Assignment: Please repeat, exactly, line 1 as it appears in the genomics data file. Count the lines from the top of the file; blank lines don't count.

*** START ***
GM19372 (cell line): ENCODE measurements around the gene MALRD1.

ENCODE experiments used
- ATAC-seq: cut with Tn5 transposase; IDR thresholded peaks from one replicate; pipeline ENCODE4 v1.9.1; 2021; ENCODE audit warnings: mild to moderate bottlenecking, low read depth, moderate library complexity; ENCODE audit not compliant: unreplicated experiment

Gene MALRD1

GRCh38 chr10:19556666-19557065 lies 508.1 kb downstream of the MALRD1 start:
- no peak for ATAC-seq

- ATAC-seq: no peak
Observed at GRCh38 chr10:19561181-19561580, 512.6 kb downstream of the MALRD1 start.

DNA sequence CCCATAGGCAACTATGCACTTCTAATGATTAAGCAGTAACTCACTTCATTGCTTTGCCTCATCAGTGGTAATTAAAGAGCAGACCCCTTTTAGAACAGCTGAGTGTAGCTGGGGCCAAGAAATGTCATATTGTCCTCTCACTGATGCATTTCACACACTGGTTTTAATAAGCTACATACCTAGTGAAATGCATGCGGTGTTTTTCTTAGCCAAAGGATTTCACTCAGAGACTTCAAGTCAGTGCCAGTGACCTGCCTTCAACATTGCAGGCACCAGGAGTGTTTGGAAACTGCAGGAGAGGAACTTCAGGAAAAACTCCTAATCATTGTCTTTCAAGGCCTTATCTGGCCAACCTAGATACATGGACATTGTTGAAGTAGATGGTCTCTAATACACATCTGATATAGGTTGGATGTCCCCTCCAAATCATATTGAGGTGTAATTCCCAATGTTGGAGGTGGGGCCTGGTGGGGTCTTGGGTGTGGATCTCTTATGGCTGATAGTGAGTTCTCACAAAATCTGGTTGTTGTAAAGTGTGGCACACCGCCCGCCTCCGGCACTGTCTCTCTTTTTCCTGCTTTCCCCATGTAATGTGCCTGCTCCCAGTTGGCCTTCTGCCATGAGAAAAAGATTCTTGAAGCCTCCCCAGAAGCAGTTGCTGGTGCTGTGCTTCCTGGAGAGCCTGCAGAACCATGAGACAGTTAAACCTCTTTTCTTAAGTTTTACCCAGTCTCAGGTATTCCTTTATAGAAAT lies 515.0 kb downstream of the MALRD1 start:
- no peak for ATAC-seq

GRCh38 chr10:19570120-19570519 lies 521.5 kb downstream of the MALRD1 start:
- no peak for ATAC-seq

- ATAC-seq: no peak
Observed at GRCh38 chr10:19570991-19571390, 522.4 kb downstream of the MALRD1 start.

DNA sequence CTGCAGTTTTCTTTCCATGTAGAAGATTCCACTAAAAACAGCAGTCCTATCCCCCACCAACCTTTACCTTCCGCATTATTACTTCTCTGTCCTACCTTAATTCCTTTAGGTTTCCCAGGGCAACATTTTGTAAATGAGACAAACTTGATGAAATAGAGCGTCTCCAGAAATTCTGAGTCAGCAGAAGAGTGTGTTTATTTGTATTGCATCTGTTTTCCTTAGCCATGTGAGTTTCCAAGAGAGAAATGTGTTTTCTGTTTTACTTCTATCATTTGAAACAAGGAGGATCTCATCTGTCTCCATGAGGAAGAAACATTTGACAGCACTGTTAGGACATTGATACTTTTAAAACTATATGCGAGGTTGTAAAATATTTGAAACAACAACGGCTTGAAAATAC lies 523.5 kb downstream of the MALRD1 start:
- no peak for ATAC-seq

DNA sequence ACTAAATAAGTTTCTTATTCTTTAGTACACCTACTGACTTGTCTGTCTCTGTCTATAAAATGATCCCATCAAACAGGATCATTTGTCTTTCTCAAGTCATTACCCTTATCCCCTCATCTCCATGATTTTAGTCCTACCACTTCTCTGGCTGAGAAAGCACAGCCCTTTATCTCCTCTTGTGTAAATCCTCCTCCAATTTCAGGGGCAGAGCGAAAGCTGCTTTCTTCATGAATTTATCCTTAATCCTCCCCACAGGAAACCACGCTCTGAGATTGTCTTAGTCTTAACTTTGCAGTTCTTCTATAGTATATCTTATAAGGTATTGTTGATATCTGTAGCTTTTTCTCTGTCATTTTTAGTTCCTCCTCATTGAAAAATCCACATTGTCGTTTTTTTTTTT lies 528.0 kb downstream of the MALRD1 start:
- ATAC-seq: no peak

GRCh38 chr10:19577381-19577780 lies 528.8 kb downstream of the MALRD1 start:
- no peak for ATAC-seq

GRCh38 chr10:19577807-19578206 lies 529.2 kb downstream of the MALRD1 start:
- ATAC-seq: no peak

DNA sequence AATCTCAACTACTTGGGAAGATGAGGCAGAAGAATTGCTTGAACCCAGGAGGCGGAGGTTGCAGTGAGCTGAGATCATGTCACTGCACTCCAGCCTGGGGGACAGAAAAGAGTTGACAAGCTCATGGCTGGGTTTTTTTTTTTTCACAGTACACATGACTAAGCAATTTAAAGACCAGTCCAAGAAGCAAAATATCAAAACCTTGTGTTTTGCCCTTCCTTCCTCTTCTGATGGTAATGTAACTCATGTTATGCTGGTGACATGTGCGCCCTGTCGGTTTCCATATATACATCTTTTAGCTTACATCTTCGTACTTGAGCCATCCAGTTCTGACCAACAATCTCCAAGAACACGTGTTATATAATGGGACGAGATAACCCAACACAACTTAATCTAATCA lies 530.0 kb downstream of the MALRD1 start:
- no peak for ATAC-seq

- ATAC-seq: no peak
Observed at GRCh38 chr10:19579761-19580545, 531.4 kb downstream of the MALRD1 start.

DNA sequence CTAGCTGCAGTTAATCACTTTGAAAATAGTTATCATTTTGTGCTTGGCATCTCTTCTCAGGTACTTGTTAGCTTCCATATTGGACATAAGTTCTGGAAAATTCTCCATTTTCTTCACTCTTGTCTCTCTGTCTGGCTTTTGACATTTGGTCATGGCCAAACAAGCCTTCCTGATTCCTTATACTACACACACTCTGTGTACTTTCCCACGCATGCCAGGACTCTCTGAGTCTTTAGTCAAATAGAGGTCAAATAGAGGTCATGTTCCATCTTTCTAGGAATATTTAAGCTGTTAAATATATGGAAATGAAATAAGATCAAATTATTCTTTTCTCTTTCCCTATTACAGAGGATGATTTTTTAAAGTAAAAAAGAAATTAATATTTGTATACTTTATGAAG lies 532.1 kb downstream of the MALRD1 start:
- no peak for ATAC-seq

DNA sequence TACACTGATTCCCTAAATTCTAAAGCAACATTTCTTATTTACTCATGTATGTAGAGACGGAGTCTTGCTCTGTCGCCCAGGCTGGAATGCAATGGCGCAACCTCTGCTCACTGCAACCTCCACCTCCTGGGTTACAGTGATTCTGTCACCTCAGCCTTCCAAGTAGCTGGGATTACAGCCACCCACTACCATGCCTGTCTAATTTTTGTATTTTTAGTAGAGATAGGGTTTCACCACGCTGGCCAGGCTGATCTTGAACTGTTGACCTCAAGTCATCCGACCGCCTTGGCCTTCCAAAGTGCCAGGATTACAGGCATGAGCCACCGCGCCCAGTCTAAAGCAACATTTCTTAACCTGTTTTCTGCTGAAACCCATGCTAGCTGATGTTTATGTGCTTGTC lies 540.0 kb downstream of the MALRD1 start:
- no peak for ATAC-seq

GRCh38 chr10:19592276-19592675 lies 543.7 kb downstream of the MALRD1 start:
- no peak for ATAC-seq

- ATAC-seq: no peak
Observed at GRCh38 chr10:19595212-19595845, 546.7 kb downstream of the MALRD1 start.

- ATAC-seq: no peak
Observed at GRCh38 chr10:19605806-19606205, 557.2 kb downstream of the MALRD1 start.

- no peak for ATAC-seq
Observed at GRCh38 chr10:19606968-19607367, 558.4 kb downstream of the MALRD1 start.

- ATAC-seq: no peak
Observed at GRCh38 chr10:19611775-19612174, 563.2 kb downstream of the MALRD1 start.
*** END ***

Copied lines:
GM19372 (cell line): ENCODE measurements around the gene MALRD1.